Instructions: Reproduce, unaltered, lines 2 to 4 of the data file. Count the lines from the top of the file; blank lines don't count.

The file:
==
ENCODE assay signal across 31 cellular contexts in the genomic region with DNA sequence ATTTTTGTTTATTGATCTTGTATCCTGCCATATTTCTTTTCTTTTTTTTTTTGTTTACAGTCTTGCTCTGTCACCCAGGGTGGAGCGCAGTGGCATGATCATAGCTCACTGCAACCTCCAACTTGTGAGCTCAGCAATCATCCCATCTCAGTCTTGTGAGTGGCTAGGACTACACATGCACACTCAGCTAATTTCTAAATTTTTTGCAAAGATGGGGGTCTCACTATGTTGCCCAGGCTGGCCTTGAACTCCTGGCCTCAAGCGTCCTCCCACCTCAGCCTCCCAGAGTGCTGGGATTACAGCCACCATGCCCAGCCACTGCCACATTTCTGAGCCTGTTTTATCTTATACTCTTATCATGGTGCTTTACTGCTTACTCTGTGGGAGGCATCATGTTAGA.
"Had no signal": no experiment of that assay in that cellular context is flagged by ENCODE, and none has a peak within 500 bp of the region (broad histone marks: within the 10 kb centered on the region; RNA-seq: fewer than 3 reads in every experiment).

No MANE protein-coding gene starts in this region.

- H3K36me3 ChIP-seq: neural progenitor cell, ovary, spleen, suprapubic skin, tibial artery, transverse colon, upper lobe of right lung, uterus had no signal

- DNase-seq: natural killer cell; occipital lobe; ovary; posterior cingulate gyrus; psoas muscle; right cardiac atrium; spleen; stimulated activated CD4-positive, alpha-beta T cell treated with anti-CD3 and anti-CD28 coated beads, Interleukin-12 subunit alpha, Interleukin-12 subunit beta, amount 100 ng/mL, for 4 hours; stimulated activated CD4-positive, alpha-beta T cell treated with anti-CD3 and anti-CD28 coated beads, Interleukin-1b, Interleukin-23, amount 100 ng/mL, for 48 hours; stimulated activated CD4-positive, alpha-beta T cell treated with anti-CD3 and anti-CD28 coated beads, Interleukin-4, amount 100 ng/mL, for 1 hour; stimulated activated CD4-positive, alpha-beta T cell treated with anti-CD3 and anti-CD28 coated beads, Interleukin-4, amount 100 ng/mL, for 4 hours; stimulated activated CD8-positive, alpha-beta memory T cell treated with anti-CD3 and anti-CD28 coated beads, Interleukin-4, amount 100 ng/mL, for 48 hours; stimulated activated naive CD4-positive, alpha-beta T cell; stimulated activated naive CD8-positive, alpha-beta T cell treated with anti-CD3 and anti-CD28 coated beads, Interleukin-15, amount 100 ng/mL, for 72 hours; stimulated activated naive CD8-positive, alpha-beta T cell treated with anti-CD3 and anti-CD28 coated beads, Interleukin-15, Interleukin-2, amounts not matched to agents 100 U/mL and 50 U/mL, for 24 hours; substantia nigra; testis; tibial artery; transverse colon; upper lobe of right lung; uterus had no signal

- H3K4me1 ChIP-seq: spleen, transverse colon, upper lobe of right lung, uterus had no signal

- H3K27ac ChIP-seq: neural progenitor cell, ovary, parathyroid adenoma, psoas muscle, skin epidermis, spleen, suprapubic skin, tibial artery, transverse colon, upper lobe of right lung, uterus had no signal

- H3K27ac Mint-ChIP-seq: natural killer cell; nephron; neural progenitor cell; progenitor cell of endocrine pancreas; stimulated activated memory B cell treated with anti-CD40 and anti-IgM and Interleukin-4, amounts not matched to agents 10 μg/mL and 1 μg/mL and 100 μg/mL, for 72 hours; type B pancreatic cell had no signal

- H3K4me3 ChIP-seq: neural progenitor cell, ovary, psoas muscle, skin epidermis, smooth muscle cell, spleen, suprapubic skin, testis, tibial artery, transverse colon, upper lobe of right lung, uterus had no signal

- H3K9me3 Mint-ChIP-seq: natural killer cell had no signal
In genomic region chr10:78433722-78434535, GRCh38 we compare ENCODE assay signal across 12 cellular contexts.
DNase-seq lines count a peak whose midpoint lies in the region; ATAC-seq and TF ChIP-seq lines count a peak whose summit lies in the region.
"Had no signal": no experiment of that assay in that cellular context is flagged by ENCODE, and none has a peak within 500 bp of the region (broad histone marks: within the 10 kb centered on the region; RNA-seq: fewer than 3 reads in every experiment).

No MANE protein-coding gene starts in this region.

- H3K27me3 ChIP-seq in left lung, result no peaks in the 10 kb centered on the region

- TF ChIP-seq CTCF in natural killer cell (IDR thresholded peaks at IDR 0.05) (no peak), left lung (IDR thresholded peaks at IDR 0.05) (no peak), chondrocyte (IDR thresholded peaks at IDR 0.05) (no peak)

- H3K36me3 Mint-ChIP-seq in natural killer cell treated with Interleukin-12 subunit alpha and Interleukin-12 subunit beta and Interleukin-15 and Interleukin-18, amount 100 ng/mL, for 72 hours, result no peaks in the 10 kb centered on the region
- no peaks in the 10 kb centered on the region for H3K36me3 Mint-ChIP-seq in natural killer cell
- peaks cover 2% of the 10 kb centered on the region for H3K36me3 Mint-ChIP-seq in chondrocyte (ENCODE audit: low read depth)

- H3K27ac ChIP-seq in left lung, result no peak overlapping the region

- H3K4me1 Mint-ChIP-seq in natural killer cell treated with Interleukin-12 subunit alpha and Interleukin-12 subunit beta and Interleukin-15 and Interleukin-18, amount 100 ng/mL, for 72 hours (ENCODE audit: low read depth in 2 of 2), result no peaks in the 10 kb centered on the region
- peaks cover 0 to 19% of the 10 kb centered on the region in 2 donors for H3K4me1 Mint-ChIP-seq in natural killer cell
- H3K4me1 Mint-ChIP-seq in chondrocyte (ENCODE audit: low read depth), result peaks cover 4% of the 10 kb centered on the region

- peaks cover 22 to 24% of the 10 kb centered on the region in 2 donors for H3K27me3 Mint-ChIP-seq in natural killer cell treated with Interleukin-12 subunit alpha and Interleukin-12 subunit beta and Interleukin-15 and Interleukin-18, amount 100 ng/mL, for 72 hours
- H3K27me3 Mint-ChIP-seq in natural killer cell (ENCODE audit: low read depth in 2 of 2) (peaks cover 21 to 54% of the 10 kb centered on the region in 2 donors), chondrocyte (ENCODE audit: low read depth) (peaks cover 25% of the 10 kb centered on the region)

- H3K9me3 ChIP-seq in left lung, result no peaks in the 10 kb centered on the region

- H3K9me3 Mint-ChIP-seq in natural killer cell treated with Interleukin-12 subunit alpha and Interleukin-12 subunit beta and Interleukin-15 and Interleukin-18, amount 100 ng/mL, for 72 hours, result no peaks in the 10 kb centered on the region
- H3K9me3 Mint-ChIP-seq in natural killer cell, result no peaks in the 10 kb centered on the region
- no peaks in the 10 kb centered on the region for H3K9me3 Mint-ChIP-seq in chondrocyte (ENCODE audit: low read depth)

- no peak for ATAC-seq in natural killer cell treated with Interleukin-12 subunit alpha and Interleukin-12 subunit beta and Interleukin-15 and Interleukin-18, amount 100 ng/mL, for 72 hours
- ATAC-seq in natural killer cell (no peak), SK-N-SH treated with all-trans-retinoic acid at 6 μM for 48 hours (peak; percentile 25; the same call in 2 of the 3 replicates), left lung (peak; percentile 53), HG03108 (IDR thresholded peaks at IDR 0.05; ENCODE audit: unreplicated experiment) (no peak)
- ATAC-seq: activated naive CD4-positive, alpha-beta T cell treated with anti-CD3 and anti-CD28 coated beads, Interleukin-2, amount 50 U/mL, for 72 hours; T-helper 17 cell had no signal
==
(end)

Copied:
"Had no signal": no experiment of that assay in that cellular context is flagged by ENCODE, and none has a peak within 500 bp of the region (broad histone marks: within the 10 kb centered on the region; RNA-seq: fewer than 3 reads in every experiment).

No MANE protein-coding gene starts in this region.

- H3K36me3 ChIP-seq: neural progenitor cell, ovary, spleen, suprapubic skin, tibial artery, transverse colon, upper lobe of right lung, uterus had no signal